What can this week’s parasha, and the Torah as a whole, teach us about reaching out to others and drawing them close?
Our Torah portion begins:
א וְאֵלֶּה הַמִּשְׁפָּטִים, אֲשֶׁר תָּשִׂים לִפְנֵיהֶם.
|1 These are the ordinances which you shall place before them.|
The Torah then describes instructions for becoming a people of the covenant. But what does that mean exactly? To better understand, we’ll need to dig deeper into the Torah.
Justice as Holiness
Mishpatim is actually a continuation of last week’s parasha, Yitro. Therefore, we must go back to where Yitro leaves off … at the giving of the Torah on Mt. Sinai. The point is that the commandments of this week’s parasha are a continuation of those same mitzvot on Mt. Sinai. What, then, follows are primarily matters of justice:
- The ethical treatment of slaves
- Crimes of murder and kidnapping
- Personal injuries
- Damages through neglect or theft
- Unfair business practices …
Such seemingly civil and tort matters are further mixed with commandments of social justice …
כ וְגֵר לֹא-תוֹנֶה, וְלֹא תִלְחָצֶנּוּ: כִּי-גֵרִים הֱיִיתֶם, בְּאֶרֶץ מִצְרָיִם.
|20 You shall not taunt or oppress a stranger, for you were strangers in the land of Egypt.|
|21 You shall not afflict any widow, or orphan.|
|22 If you dare to cause them pain – for if they cry out to Me, I will surely hear their cry–|
|23 My wrath shall blaze, and I will kill you with the sword; and your wives will be widows, and your children fatherless.|
So, again, what is the purpose of these seemingly juxtaposed mitzvot? Mishpatim provides an important insight into Judaism, and into Biblical thought: To G-d, there is no separate realm between ritual and spiritual matters (unlike within Western thought which separates the two). All areas of life are intertwined and holiness potentially binds them together. According to the Torah, concern for justice is a concern for the Holy.
Holiness is not some mystical, esoteric state of being. Rather, it is a way of life and a pattern of action. To “do holiness” is to partner with G-d in bringing redemption into the world. For example: The Torah considers the treatment of strangers a matter of justice, and repeatedly calls us to stand up for the downtrodden. WHY? Because every person is created b’tzelem Elohim – Created in the image of G-d (Genesis 1:26-27).
Therefore, We must recognize justice as essential to holiness. Before we can attain deeper levels of holiness within ourselves, we must be able to recognize holiness within others.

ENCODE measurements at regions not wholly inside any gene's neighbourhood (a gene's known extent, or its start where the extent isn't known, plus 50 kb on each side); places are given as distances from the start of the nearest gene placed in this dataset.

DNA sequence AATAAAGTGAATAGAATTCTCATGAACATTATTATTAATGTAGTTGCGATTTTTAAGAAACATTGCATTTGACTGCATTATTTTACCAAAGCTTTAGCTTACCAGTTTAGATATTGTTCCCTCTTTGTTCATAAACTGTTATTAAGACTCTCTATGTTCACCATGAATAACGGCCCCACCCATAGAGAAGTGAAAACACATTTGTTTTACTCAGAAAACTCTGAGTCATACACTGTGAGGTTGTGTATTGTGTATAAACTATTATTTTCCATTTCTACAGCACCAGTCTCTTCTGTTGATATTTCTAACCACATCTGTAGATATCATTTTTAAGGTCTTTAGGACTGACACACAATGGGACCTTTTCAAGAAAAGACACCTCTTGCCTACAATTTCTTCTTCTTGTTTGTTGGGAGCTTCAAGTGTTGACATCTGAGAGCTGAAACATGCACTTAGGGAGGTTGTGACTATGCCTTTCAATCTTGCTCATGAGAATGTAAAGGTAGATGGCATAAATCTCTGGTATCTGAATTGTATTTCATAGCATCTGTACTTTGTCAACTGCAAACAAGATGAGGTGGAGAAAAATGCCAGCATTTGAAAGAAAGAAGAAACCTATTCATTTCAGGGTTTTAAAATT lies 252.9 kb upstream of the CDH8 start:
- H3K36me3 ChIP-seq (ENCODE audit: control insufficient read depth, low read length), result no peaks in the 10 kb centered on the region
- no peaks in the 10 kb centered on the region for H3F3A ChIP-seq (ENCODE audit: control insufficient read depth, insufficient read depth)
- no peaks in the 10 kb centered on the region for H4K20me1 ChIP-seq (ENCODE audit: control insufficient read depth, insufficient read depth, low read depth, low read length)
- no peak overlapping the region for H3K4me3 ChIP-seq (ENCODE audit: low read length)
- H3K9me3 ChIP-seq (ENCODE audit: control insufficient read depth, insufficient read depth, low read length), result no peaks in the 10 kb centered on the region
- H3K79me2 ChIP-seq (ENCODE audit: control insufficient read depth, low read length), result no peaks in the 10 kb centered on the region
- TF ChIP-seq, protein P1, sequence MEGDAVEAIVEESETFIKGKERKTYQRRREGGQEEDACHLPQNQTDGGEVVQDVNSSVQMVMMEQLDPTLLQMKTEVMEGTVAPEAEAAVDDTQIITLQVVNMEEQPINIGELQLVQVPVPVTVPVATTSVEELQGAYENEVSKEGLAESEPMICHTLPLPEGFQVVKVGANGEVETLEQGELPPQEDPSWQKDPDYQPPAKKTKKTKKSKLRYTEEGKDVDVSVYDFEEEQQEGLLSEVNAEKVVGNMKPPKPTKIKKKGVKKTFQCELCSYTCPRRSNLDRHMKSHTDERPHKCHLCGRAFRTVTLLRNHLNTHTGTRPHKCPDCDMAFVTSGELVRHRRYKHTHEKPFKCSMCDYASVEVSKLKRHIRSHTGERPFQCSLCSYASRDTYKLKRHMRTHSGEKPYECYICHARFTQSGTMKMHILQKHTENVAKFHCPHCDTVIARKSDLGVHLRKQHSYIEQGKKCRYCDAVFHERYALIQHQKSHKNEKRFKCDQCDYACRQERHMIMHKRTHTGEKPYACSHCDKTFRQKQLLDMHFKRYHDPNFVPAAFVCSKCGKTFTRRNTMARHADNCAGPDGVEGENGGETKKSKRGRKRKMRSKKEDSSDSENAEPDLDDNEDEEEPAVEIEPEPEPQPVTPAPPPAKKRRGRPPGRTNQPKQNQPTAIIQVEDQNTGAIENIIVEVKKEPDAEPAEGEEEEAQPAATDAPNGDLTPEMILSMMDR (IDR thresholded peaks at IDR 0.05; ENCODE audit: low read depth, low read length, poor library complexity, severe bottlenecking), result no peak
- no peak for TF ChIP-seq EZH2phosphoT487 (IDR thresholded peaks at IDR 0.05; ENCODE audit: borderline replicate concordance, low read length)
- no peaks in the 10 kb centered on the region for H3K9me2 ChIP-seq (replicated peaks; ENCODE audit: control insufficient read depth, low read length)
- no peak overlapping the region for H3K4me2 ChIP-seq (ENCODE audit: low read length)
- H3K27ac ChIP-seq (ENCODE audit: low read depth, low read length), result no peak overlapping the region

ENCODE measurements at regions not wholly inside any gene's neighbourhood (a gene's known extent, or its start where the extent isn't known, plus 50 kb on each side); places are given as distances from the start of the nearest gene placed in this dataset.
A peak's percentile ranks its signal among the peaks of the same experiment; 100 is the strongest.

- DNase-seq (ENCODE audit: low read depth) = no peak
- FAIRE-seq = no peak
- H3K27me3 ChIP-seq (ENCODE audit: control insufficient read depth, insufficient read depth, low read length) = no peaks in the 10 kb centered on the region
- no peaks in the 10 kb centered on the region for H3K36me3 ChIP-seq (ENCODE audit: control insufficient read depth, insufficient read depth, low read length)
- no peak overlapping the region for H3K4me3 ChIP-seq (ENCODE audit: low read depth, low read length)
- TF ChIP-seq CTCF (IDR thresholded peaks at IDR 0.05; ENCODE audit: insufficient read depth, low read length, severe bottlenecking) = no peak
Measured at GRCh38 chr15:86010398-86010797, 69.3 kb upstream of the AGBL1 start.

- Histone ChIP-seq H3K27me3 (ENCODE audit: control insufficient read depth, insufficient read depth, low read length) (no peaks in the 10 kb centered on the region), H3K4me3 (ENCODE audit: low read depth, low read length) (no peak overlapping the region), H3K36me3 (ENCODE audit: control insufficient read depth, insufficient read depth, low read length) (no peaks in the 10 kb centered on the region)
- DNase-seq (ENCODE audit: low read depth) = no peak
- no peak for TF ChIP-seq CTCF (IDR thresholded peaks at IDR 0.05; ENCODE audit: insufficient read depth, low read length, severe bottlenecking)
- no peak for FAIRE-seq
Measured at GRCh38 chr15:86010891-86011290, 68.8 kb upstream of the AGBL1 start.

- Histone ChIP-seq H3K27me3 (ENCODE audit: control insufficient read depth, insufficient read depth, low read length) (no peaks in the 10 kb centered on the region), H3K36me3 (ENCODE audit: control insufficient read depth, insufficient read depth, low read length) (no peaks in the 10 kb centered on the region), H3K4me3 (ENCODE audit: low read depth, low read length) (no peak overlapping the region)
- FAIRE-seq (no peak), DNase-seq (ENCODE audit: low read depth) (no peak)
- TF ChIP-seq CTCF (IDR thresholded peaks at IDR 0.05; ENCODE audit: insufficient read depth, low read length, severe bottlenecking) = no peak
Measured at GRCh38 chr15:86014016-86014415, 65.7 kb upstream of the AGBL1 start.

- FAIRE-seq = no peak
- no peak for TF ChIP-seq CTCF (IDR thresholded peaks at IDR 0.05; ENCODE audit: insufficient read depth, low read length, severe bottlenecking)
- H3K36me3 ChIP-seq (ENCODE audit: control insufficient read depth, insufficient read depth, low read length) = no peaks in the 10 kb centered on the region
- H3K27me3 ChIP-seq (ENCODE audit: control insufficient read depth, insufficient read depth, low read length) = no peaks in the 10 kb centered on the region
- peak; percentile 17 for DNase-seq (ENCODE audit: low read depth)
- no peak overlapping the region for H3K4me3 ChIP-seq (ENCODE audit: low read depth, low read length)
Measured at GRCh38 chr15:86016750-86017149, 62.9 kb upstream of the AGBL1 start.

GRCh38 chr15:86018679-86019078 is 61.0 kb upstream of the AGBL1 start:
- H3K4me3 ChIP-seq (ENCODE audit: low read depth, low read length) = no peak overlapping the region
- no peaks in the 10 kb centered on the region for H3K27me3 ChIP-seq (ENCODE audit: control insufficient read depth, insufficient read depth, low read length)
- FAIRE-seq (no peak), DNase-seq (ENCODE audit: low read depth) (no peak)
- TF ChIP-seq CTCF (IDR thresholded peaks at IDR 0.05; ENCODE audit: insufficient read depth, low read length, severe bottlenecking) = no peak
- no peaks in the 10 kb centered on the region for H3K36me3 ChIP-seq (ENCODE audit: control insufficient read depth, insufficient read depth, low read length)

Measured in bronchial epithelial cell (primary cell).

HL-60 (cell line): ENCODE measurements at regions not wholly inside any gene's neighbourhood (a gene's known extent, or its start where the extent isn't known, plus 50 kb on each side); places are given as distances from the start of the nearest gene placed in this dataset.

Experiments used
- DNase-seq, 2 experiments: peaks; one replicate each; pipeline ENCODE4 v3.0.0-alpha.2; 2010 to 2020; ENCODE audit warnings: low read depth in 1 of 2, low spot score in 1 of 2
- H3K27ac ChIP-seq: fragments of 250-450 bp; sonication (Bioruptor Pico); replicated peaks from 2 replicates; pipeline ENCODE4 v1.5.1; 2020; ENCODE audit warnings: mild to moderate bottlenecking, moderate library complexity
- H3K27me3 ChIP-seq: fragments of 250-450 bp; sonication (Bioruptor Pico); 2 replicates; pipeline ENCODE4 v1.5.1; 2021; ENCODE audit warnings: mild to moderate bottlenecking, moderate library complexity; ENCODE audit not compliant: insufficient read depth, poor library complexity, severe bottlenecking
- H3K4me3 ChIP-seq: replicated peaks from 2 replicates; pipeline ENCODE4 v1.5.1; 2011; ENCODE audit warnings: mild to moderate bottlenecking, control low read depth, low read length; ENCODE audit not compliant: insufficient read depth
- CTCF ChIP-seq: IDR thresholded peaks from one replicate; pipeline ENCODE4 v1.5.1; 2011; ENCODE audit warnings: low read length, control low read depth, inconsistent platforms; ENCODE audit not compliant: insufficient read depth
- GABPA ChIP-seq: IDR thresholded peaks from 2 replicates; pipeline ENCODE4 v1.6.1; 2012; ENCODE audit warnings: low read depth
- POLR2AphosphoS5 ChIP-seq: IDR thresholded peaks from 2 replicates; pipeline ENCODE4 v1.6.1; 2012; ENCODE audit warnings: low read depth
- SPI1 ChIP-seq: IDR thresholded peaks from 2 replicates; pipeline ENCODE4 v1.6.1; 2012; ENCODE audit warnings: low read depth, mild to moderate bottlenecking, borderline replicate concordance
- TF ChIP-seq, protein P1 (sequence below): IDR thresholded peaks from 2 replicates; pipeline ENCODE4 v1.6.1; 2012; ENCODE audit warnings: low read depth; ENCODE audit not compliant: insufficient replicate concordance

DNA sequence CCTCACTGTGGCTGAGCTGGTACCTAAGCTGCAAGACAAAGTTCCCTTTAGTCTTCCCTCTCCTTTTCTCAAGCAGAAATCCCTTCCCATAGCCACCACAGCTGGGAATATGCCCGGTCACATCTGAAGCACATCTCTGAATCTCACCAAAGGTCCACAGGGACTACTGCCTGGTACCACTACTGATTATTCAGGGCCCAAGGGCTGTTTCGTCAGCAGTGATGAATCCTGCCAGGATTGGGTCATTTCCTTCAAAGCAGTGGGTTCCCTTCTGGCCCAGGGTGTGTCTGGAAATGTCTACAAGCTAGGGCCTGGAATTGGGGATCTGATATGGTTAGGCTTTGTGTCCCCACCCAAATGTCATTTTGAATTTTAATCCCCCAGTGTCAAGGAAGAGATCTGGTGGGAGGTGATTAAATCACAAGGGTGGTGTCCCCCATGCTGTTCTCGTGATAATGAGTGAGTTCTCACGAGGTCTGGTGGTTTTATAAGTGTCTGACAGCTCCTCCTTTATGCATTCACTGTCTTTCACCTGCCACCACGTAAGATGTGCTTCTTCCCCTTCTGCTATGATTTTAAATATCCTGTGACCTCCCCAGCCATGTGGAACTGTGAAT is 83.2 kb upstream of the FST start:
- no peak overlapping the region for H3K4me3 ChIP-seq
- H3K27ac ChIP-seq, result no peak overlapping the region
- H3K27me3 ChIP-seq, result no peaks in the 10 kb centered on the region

So what does this teach us about Outreach?
Bringing people into our community requires seeing the reflection of HaShem within them, and welcoming them into our community.
A Lesson from Avraham Avinu
One of the greatest examples of hospitality in the Torah is Avraham Avinu … our great Patriarch, Abraham.
Genesis 18:1-8 describes the story of “Abraham’s tent” and his welcoming of the three strangers. According to Jewish tradition, his tent was open on all sides, meaning it was open and welcoming to all. The rabbis are quick to point out that Avraham’s hospitality is not passive. He was looking for guests! And not only was he looking for guests … the Torah tells us that Avraham RAN to not only meet his guests … but he ran to meet their needs as well:
“(v. 2) On seeing them he ran from the door of this tent to meet them.”
“(v. 6) Avraham hurried into the tent to Sarah, and said, ‘Quickly, three measures of the best flour. Knead it and make cakes!”
“(v. 7) Avraham ran to the herd, took a good, tender calf, and gave it to the servant who hurried to prepare it.”
According to the Talmud, hospitality is a great mitzvah. It is considered more important to show hospitality than to attend classes or to greet HaShem in prayer (b. Shabbat 127a).
A young person once visited the famous teacher known as the Chofetz Chaim. The guest had arrived at the synagogue just as Shabbat had begun after having been on the road for many long hours. He was hungry and very weak from having walked so far. After the service he was invited to the home of the Chofetz Chaim for Shabbos dinner, who noticed how weak and hungry his young guest was.
To the surprise of all his guests, the famous Chofetz Chaim skipped singing Shalom Aleichem (a prayer where we welcome the angels) and after quickly reciting Kiddush and HaMotzi began to eat.
“Why did you skip singing Shalom Aleichem,’ the young man asked his host. The Chofetz Chaim replied, “I could see that you were very weak and hungry. A hungry person should be fed as soon as possible. The angles can wait to be greeted.”
Yeshua’s Final Instructions
Yeshua commands us to “make talmidim” (Matttew 28:16-20). One of the roles of a talmid, according to Jewish thought, is to make other talmidim for their Rebbe.
In Luke’s version of this event, Yeshua tells his followers he is to begin in Jerusalem and then go out to the nations. They are to continue the work first among our own people.
Since 1973, Ahavat Zion Synagogue in Beverly Hills, CA, where I serve as the Senior Rabbi, has been a vibrant spiritual home for Jewish and intermarried followers of Yeshua. We are now celebrating our 40th Anniversary. In continuing that commitment, I feel it is vital at this season to step-up our efforts at attracting other like-minded individuals and families to our community. But we need new and creative ideas for how to reach out to, and bring-in other Jewish and intermarried people.
I might not have all the answers for how to do that, but what I do know, is that it must begin with recognizing justice and the way we treat others as an extension of holiness. Like Avraham, we need to run to greet those we feel would be a welcome addition to our congregation and to our movement.